Champion | Noah Bergland

prison and family life, brother and sister, nephews going to see uncle Noah at Yankton federal prison camp | Noah Bergland | Resilience2reform

Originally published on 3/23/2020 on Construction2Style

When I think of a champion, I picture the person I want to be, a mentor, someone who will take you under their wing and show you the way. That person has to be successful and possess something valuable. Something you want and are willing to strive for. It could or should be someone who has done something in their life for the greater good, like saving someone’s life and it doesn’t have to be a physical rescue.

Initially, I thought my brother would have been that person and he could have been but it just didn’t end up that way. I always looked up to him, I went to the University of Minnesota because of him, and after graduation, he was more than willing to help me get off on the right foot.

However, as life went up, my addiction and actions put a wedge between us. Since starting my recovery, rebuilding my relationship with my brother has been a major focal point. I appreciate everything that my brother has done for me over the years. Regardless of what I’ve done in the past, he never cut me out completely, and he will continue to be someone I look up to and seek advice from. I wanted him to be my champion and in a way, he is because he is supportive, loving, and a great brother. But this exercise calls for something extraordinary.

I had to think of someone who has put some serious time and investment into me. Someone who has been there since the beginning and every step of the way, regardless of my actions. The extraordinary part happened somewhat recently, and I didn’t even realize it until I was asked to think of a champion in my life.

I started running through every man who I’ve looked up, and then I caught myself.

Why does it have to be a man?

When I take this in and digest it, I think of my champion, and the person I see is my sister. 

Noah Bergland | What Life in Prison is like

Morgan is the person that I want to be. She has become my mentor over the last year. She has come and visited me religiously over the past 6+ years while I have been incarcerated. The first visit was months after she delivered my nephew, Greyson, and she brought my daughter all the way from Minneapolis to Milan, Michigan.

She didn’t fly, that would have been too easy for her, so she drove them, and I don’t have access to Google maps, but I am guessing it took at least 14-15 hours. She came twice out to Milan, and then once I moved closer, to Yankton, SD, she made sure to come at least twice a year, every year after that.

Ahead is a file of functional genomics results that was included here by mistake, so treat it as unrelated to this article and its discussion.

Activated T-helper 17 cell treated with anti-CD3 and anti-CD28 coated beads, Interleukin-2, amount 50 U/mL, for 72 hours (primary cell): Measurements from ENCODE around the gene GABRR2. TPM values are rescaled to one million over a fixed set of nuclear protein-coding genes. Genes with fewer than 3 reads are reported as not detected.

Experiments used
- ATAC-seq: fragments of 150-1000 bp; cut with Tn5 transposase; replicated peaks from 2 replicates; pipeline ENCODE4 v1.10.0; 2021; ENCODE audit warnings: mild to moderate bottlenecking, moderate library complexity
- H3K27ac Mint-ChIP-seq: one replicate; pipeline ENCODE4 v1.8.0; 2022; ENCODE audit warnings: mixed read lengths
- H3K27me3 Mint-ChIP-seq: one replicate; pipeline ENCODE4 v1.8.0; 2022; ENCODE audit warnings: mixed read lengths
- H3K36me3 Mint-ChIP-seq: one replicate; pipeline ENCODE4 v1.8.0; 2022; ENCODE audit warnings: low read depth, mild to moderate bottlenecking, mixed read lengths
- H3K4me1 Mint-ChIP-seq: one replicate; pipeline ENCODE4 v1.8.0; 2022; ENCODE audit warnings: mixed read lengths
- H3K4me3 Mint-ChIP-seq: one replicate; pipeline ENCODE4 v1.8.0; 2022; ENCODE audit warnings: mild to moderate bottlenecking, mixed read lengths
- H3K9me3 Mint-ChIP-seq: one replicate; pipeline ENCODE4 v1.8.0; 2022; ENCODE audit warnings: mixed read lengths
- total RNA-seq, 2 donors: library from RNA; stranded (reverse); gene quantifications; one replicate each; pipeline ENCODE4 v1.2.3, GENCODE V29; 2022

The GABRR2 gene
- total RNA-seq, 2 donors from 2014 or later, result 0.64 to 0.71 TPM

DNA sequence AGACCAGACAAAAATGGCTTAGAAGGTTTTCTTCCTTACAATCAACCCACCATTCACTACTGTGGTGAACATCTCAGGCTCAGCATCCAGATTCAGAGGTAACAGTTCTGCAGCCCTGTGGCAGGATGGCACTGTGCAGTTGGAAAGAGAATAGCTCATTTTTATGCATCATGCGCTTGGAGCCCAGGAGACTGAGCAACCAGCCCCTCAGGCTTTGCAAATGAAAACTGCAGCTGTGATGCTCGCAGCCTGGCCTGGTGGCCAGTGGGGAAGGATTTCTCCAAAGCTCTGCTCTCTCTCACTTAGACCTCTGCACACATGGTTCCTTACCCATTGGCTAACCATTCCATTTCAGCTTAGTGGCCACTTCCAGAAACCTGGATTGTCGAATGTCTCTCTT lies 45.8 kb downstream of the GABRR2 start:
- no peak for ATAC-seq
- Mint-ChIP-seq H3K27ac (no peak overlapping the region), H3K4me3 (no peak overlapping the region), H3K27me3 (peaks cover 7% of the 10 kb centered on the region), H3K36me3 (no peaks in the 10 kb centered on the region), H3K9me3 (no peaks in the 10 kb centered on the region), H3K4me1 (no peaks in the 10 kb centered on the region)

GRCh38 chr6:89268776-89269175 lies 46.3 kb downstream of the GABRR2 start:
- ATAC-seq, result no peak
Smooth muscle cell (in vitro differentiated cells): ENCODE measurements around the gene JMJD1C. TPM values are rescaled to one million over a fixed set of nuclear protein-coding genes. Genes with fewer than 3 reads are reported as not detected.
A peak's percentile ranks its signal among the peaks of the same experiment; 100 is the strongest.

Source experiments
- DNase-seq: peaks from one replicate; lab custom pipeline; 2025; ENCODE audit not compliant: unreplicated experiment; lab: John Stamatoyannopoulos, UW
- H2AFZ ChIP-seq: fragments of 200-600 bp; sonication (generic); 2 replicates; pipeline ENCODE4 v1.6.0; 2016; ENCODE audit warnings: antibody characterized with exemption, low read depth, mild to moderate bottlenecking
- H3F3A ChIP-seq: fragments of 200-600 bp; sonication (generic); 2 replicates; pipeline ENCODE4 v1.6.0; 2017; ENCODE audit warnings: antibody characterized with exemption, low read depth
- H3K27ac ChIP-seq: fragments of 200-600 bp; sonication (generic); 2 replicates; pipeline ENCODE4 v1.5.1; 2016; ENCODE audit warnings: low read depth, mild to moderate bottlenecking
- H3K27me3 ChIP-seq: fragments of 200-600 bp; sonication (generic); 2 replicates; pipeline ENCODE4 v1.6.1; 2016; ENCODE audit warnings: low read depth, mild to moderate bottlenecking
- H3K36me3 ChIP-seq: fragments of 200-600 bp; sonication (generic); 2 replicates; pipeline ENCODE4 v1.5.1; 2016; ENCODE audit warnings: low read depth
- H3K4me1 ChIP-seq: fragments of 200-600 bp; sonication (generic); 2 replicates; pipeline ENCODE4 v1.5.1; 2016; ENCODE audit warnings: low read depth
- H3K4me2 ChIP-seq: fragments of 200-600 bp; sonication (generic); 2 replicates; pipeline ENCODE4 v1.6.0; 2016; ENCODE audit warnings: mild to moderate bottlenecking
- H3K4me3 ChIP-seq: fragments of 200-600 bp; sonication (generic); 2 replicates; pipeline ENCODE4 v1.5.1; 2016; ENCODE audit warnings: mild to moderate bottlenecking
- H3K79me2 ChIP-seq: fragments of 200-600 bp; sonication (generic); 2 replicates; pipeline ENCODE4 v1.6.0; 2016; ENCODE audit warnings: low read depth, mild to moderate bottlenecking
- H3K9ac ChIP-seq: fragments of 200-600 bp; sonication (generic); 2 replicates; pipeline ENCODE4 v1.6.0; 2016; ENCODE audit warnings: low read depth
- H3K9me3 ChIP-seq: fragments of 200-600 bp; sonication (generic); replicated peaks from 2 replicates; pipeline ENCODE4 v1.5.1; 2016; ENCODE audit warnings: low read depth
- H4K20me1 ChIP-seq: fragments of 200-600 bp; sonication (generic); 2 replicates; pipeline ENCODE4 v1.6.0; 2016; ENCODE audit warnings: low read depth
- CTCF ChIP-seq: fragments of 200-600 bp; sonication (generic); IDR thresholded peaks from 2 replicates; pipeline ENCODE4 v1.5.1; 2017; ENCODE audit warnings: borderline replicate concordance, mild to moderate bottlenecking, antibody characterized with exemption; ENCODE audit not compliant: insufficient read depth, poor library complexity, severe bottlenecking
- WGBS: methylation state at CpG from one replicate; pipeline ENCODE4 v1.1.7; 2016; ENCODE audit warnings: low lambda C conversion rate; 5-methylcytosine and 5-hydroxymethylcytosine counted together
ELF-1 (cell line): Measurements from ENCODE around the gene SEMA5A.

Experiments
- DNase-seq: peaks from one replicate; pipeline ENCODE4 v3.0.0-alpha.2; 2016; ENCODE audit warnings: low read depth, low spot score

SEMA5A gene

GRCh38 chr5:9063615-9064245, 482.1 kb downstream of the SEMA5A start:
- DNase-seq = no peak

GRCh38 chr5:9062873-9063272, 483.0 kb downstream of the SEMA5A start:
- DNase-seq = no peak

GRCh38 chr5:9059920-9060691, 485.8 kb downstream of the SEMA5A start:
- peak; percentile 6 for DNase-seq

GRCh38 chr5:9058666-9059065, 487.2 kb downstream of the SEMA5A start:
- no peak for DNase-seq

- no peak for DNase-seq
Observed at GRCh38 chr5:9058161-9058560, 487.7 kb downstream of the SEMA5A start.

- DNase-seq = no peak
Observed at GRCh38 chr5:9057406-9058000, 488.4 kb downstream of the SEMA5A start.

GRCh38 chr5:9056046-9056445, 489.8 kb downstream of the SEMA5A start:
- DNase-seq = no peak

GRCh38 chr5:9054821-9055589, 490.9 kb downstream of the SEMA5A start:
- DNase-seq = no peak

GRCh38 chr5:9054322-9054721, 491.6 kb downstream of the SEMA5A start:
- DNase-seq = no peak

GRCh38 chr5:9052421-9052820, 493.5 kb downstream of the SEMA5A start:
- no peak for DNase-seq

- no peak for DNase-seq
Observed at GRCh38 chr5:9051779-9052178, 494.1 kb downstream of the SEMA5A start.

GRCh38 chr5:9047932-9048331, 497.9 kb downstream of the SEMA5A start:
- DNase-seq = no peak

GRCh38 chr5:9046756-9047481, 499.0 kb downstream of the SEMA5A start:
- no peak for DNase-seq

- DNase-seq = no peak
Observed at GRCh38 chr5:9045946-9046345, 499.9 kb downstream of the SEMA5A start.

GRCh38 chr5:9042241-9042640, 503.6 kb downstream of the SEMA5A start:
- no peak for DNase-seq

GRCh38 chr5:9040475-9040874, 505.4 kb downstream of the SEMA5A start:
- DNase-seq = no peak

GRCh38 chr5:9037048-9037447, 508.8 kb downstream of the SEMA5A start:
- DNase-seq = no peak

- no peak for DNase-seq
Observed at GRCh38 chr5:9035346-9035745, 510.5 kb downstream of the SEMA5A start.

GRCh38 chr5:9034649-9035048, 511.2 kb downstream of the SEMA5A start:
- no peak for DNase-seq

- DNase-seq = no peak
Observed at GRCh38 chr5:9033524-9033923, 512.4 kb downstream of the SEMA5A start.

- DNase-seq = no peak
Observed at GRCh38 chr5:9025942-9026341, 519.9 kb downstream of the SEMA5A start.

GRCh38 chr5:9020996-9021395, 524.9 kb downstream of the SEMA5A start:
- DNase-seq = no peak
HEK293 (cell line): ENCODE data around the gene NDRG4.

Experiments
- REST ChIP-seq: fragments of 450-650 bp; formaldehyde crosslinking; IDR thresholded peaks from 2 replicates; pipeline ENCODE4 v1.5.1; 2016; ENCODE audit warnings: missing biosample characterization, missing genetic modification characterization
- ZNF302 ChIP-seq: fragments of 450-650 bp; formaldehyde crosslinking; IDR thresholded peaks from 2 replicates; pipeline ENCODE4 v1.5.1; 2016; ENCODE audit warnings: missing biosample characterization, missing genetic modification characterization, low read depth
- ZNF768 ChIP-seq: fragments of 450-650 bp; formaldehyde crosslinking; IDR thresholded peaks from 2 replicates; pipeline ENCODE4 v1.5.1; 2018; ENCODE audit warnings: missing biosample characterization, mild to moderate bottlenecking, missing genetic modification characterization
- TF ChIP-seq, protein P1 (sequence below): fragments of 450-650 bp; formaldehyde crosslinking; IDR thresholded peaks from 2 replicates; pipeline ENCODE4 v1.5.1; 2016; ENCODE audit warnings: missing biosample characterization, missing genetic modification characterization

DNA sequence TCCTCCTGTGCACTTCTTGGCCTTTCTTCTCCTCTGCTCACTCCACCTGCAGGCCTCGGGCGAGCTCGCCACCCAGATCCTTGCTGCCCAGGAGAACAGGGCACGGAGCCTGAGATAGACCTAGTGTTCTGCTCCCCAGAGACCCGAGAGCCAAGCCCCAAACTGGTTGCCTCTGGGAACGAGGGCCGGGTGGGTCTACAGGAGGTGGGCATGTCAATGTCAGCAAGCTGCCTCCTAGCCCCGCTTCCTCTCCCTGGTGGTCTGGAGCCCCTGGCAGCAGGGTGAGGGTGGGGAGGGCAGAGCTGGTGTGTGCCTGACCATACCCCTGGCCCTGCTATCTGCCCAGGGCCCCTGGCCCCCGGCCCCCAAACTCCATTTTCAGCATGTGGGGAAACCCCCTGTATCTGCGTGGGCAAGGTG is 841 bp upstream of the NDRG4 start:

She has made sure to put money on my books, answer the phone when I call, and send me pictures and letters, keeping me in the loop about the outside world. All the while repeatedly telling me how terrible of a sister she is. 

 How to prepare for prison | Noah Bergland | construction2style 

As far as success, she has it, whether you look at her construction business, interior design business, or the blog.

She has an amazing marriage to a great guy that treats her well. I mean for goodness sake the man built my mom a replica of a $1,200 dining room sideboard for Christmas, just because she left a magazine at their place and mentioned that she loved it. So he bought the supplies and built it. Never stood a chance of escaping the family after that.


Even in the areas where she is imperfect (if you let her tell it), like parenting, marriage, housekeeping, meeting deadlines, sending me stuff in a timely manner (okay that last one is on me), and she is willing to put all those flaws out on full display for everyone to read on her blog. I guess you can say she has plenty of things that I want.

Then there is the rescue, and I can’t say that I wouldn’t have been fine without her because you never know, but there is a chance that she quite possibly saved my life (this is assuming I turn my life around after my release). But at the very least, she has improved my chances because she has taken me under her wing, she is my mentor, and I am her muse. She gave me an outlet to express myself. It’s her vulnerability that inspired me to be so open about my life experiences. Without my writing, I wouldn’t be where I am today, happy.

I’m a recovering addict, which means I’m susceptible to falling apart at any moment. I also have thoughts of self-doubt and insecurities that I’ve harbored my entire life. But she still put that aside and let the damaged, broken, and full of baggage me represent her brand through first telling my story and then writing about whatever crazy idea comes to my mind. This was probably not the smartest business move she has ever made, but maybe it’s just crazy enough to pan out. 

I love you, Morgan, you are my champion!


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